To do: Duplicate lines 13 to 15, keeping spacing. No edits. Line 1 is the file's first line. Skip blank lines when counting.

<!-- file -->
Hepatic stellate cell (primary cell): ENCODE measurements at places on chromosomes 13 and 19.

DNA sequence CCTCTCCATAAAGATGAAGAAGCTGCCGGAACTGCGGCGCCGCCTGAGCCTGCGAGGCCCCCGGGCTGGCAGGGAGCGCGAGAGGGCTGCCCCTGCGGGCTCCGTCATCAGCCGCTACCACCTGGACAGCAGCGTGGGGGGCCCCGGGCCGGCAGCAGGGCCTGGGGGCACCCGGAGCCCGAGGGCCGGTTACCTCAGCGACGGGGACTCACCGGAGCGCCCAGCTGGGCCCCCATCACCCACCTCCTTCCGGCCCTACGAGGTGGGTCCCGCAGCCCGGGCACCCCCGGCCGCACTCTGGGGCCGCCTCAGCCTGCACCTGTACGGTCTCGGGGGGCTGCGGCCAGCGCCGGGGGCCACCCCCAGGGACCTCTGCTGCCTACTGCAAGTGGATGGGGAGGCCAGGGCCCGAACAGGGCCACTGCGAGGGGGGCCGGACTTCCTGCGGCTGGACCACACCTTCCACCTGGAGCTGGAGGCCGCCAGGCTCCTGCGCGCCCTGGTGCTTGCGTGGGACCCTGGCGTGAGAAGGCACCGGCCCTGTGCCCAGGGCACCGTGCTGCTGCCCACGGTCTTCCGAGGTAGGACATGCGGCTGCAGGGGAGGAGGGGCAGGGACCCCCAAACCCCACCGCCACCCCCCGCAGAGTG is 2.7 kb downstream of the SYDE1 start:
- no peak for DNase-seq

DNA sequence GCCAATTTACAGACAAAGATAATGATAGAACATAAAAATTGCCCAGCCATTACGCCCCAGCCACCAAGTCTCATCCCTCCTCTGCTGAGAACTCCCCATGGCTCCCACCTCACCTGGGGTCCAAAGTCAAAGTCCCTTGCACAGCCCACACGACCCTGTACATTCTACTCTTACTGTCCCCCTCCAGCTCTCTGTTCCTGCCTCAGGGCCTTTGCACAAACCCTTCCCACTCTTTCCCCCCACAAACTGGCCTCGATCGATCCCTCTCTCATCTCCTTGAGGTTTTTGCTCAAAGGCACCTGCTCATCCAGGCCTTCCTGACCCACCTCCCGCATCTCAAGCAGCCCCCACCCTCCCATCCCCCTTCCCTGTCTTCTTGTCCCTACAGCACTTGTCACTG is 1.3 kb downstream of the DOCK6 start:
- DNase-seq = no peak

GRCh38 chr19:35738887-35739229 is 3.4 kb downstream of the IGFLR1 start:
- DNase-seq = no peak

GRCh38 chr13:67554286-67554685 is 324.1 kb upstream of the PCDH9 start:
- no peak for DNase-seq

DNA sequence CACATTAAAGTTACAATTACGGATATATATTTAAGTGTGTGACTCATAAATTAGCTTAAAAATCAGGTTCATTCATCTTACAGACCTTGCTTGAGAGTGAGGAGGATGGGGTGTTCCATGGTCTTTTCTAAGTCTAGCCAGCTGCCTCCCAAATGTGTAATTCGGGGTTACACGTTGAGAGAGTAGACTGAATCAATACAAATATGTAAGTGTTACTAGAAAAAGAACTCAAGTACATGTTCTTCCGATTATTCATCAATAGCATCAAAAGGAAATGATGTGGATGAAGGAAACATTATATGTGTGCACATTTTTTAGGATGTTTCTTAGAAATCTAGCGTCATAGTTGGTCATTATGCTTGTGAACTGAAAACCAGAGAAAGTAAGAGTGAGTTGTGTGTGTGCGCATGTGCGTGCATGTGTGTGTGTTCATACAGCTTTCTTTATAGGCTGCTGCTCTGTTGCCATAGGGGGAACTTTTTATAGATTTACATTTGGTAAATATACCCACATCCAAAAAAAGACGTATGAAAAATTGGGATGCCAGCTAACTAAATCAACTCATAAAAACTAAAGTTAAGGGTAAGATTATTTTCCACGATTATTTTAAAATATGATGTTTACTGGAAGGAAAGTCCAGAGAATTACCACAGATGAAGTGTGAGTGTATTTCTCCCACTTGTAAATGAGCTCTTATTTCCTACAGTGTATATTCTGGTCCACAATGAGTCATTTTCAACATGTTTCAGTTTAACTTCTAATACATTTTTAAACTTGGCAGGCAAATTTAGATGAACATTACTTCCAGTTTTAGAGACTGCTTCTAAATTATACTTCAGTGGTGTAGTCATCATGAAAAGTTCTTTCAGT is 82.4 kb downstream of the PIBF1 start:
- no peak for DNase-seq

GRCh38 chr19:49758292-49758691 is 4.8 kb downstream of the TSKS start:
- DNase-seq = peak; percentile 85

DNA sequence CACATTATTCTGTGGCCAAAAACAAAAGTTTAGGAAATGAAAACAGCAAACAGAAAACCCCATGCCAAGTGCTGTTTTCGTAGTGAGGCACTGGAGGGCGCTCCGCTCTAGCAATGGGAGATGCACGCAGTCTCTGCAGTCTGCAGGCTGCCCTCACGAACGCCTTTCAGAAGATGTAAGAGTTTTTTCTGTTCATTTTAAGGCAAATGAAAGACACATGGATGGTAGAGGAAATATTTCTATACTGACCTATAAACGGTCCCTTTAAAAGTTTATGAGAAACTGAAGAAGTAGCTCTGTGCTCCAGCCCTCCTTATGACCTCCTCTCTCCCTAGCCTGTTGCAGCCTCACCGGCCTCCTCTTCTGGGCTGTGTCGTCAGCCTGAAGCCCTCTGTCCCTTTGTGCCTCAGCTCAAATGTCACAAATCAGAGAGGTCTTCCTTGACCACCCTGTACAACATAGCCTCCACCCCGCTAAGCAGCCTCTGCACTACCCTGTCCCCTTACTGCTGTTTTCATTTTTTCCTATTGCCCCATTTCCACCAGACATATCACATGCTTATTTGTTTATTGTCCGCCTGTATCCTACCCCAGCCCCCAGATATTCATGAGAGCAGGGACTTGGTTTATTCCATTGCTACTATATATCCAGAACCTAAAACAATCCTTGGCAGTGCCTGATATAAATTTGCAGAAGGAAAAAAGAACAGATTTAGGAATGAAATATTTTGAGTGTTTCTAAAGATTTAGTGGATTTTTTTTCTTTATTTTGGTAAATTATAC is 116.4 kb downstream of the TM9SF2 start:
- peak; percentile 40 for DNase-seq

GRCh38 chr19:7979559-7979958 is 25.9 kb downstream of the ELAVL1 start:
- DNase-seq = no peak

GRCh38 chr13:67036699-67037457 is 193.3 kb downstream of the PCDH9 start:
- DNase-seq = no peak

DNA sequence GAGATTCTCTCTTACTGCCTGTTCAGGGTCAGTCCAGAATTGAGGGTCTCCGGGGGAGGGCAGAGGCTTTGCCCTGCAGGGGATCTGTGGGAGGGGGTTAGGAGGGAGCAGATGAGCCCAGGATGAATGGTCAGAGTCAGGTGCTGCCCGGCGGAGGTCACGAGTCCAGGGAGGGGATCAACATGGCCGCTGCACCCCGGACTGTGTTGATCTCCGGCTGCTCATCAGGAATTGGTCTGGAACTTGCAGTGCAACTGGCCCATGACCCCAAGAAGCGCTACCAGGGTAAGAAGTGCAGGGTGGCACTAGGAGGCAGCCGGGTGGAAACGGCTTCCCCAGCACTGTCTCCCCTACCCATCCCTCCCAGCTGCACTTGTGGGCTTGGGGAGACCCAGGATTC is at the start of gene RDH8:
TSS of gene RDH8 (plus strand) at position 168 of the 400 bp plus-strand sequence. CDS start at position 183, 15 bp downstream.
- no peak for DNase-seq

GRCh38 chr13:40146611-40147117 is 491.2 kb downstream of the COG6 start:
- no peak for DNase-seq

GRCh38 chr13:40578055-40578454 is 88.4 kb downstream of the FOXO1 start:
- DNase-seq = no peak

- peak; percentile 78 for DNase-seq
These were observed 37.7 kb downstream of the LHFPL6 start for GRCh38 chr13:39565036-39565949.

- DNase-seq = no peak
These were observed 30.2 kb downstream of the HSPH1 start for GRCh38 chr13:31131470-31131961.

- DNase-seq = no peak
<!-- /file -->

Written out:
- DNase-seq = peak; percentile 85

DNA sequence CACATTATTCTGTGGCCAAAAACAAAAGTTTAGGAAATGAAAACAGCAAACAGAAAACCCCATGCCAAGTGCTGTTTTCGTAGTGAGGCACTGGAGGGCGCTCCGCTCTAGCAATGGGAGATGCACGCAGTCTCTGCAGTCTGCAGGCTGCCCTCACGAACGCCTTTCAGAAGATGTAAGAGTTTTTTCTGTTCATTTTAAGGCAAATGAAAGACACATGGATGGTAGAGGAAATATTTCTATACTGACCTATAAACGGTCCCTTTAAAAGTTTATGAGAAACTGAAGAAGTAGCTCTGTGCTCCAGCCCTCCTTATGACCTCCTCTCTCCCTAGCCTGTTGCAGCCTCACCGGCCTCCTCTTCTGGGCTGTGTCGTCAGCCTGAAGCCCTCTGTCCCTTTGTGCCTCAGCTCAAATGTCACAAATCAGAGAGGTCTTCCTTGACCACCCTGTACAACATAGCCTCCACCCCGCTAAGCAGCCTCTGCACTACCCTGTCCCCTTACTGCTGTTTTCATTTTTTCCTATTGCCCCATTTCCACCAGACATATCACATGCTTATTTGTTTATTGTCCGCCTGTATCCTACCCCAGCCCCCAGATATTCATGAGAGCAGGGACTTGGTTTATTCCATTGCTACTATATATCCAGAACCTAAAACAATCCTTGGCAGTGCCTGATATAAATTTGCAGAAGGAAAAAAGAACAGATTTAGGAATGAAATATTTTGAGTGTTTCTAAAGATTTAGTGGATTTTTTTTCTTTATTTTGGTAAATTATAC is 116.4 kb downstream of the TM9SF2 start:
- peak; percentile 40 for DNase-seq